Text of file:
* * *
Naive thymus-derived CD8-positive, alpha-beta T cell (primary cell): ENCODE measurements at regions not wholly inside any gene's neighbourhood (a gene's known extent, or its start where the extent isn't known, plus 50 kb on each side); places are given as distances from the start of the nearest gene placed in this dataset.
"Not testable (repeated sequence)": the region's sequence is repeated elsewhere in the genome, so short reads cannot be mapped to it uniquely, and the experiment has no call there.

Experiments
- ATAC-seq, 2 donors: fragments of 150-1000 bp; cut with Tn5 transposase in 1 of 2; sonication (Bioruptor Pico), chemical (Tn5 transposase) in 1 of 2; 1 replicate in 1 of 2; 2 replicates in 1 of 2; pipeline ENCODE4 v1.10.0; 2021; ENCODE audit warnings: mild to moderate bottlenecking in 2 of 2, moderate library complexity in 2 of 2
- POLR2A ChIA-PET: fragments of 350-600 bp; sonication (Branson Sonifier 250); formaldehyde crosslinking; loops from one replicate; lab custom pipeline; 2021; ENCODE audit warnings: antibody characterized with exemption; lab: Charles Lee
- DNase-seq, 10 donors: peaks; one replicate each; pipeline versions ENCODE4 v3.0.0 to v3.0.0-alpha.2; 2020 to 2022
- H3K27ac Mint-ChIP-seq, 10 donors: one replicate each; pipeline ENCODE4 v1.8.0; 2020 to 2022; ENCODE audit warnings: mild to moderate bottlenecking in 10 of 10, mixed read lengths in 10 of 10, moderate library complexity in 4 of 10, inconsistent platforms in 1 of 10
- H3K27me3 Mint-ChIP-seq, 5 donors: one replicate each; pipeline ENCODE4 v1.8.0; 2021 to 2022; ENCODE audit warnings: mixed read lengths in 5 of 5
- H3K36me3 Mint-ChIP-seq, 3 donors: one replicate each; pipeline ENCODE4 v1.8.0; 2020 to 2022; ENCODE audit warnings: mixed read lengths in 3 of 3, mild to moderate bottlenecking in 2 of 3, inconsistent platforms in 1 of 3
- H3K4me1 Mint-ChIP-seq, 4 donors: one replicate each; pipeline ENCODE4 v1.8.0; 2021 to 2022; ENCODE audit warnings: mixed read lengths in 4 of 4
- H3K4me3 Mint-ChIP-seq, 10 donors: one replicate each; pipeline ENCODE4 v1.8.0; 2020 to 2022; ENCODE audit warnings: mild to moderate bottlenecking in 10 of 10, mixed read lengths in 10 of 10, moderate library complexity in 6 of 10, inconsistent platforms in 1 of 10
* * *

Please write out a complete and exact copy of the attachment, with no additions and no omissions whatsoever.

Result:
Naive thymus-derived CD8-positive, alpha-beta T cell (primary cell): ENCODE measurements at regions not wholly inside any gene's neighbourhood (a gene's known extent, or its start where the extent isn't known, plus 50 kb on each side); places are given as distances from the start of the nearest gene placed in this dataset.
"Not testable (repeated sequence)": the region's sequence is repeated elsewhere in the genome, so short reads cannot be mapped to it uniquely, and the experiment has no call there.

Experiments
- ATAC-seq, 2 donors: fragments of 150-1000 bp; cut with Tn5 transposase in 1 of 2; sonication (Bioruptor Pico), chemical (Tn5 transposase) in 1 of 2; 1 replicate in 1 of 2; 2 replicates in 1 of 2; pipeline ENCODE4 v1.10.0; 2021; ENCODE audit warnings: mild to moderate bottlenecking in 2 of 2, moderate library complexity in 2 of 2
- POLR2A ChIA-PET: fragments of 350-600 bp; sonication (Branson Sonifier 250); formaldehyde crosslinking; loops from one replicate; lab custom pipeline; 2021; ENCODE audit warnings: antibody characterized with exemption; lab: Charles Lee
- DNase-seq, 10 donors: peaks; one replicate each; pipeline versions ENCODE4 v3.0.0 to v3.0.0-alpha.2; 2020 to 2022
- H3K27ac Mint-ChIP-seq, 10 donors: one replicate each; pipeline ENCODE4 v1.8.0; 2020 to 2022; ENCODE audit warnings: mild to moderate bottlenecking in 10 of 10, mixed read lengths in 10 of 10, moderate library complexity in 4 of 10, inconsistent platforms in 1 of 10
- H3K27me3 Mint-ChIP-seq, 5 donors: one replicate each; pipeline ENCODE4 v1.8.0; 2021 to 2022; ENCODE audit warnings: mixed read lengths in 5 of 5
- H3K36me3 Mint-ChIP-seq, 3 donors: one replicate each; pipeline ENCODE4 v1.8.0; 2020 to 2022; ENCODE audit warnings: mixed read lengths in 3 of 3, mild to moderate bottlenecking in 2 of 3, inconsistent platforms in 1 of 3
- H3K4me1 Mint-ChIP-seq, 4 donors: one replicate each; pipeline ENCODE4 v1.8.0; 2021 to 2022; ENCODE audit warnings: mixed read lengths in 4 of 4
- H3K4me3 Mint-ChIP-seq, 10 donors: one replicate each; pipeline ENCODE4 v1.8.0; 2020 to 2022; ENCODE audit warnings: mild to moderate bottlenecking in 10 of 10, mixed read lengths in 10 of 10, moderate library complexity in 6 of 10, inconsistent platforms in 1 of 10